I am reminded of another Boston area band that began their illustrious career of indie `fringe’ rock with a very strong EP. The Pixies’ Come on Pilgrim certainly turned some heads, even causing later fans and critics to wonder whether this eight track gem was the beginnings of indie rock. Not to take anything away from the Pixies, one of my favorite bands, but truth be told, they were in the right city, but six years too late. You see, Mission of Burma had already really laid the groundwork for indie rock in 1981 with Signals, Calls, and Marches, a six-song EP that was blisteringly aggressive, but distanced from punk, yet melodic and catchy as hell, but distanced from pop.
The first time I heard the brilliant single, “Academy Fight Song,” reproduced here as an intro to the EP, it was as a cover by R.E.M. I honestly don’t remember if it was live, or on a bootleg, but I do remember that it wasn’t their song, yet it sounded like it should have been. And today, Clint Conley’s tune is as driving, accessible and arty as it was back then. The B-side, “Max Ernst,” is Roger Miller’s perfect jagged balance to Conley’s smoother harmonies. I can only imagine what it felt like to hear the groundbreaking sound of Mission of Burma when this single was released. In 1981, I was listening to Human League, Oingo Boingo, Billy Idol, The Police, Thomas Dolby, Devo, Soft Cell, the Cars and U2. Burma would have blown my little ten-year-old mind.
Matador, bless their big indie hearts, add two previously unreleased tracks from the `Academy’ sessions in “Devotion” and “Execution,” making sure to let us know that the latter is NOT the demo recording from the Taang LP, presumably Forget. After those two welcome `newbies’ comes one of the best and most recognizable opening lines of 80’s indie rock, “Once I had my heroes,” a line that many bands over the years re-interpreted as a reference to MoB in their cover versions. That is the opening line, of course, for what is probably and deservedly Burma’s best known track, “That’s When I Reach for My Revolver.” This is the song that started the EP proper, and could be argued as the song that began what is now known as the `indie sound.’ Again, it wasn’t quite punk, and definitely not pop. It had smart lyrics and a sing-along hooky chorus, yet retained an angular and wiry edge that was not found in the day’s punk, new wave, metal or top 40 fare.
For years, I couldn’t understand why people liked Come on Pilgrim more than either Surfer Rosa or Doolittle. But I have to tell you, despite how much I love Vs., I lean a bit toward Signals, Calls, and Marches, now finally understanding the power of an introductory EP, the raw sound provided with it and the aura surrounding a truly outstanding and electrifying debut. After the Conley-penned masterpiece “Revolver” come four straight Miller tracks, piling on the harmonic post-punk angst. After hearing “Outlaw,” it’s difficult to think that Steve Bartek and Danny Elfman weren’t influenced heavily by Roger Miller’s herky-jerky guitar work and delivery, most evident in Boingo songs like “Wild Sex (In the Working Class).” “This is Not a Photograph” was probably the closest thing to punk on the EP, yet still provided enough melody to let in those needing something more accessible to hold onto. The background vocal “oooh’s” of “Red” typified the type of distance between Burma’s sound and punk music, then coming out fast and furious from Los Angeles. This song in particular tied in with similar genre-changing bands of the time such as U2, while in turn influencing many future bands, such as the aforementioned Pixies. Closer “All World Cowboy Romance” ends things dramatically with an instrumental coda that could almost be described as post-rock.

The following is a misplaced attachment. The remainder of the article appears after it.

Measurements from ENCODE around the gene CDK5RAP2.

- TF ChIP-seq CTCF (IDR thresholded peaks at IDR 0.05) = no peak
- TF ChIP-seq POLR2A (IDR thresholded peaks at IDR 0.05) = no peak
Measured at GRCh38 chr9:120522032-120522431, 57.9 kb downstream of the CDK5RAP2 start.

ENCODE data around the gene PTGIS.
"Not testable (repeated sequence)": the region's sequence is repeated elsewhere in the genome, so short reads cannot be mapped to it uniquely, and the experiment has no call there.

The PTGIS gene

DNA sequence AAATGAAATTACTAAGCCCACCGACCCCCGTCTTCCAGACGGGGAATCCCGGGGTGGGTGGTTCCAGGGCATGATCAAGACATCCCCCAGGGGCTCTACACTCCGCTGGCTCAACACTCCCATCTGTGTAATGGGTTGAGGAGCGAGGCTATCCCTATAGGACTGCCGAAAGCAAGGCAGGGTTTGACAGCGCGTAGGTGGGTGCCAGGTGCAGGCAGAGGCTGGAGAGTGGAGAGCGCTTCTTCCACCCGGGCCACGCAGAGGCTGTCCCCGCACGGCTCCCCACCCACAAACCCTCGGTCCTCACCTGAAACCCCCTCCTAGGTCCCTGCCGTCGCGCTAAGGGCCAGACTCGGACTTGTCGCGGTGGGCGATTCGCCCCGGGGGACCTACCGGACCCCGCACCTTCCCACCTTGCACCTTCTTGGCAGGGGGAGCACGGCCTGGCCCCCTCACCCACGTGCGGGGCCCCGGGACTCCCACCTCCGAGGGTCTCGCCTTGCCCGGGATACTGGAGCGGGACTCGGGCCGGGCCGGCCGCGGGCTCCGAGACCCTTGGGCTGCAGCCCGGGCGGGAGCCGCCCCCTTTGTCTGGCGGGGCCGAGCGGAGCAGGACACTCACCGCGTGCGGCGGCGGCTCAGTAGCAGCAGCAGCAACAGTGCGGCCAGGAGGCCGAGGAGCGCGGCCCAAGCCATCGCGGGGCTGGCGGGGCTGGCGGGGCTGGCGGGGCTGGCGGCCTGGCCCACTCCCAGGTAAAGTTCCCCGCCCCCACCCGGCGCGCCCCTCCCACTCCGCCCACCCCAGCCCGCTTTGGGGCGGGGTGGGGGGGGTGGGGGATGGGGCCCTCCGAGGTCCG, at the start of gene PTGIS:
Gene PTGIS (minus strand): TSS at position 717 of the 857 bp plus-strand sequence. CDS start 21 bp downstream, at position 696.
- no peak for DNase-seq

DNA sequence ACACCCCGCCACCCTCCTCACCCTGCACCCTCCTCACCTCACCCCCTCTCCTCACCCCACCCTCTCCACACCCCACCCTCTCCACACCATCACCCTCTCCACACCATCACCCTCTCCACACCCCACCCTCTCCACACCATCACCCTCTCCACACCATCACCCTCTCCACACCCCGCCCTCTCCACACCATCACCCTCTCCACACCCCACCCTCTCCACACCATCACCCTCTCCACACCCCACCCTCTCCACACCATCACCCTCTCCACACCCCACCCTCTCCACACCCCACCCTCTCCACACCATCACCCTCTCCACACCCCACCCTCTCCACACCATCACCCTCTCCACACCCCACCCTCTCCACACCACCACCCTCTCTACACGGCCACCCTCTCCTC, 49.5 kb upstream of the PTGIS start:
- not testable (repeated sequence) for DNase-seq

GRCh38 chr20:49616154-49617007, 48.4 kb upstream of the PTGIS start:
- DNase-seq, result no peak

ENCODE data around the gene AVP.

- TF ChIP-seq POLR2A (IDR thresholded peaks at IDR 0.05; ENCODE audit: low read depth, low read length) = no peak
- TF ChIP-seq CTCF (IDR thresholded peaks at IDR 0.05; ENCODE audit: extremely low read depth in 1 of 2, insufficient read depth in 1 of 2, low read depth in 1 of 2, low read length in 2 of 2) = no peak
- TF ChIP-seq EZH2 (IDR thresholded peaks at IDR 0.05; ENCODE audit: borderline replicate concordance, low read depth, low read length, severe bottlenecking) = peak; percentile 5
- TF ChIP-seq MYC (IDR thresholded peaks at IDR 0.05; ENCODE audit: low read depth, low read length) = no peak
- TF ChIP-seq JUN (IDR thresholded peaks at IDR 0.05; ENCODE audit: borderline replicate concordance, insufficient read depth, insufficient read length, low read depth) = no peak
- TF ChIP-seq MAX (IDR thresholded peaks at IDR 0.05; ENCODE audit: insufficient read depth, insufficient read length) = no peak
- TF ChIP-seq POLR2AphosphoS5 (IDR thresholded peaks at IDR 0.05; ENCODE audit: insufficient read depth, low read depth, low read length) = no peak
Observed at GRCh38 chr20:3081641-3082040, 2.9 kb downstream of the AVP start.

In total, the debut EP from the legendary Mission of Burma, Signals, Calls, and Marches, is expanded by Matador to ten songs, now making it a proper album length. On top of that, they’ve included a DVD of early performances from Boston venues `The Space’ and `The Underground.’ To review the three Matador reissues (frankly, a word that doesn’t do justice to the packages the label put together), I was given downloadable mp3’s. This is quickly becoming an industry standard in the changing face of the music business and the onslaught of technology, so I wasn’t surprised. But, while I am more than grateful to be given the mere chance to listen to these great pieces of indie history, I have to wonder at what could have been. You see, all of these releases were also put out by Matador on 180 gram vinyl, and both vinyl and CD versions came with the performance DVD’s, both of which I am missing out on. I would imagine that the best way to hear Mission of Burma simply HAS to be on vinyl. There’s just no way around it. But, Matador, you can make it up to me. There’s still time to send me those vinyl packages, making me the happiest `oldest’ kid on the block. But, even if you don’t, I ain’t mad at’cha. Mission of Burma in any form is a gift beyond description.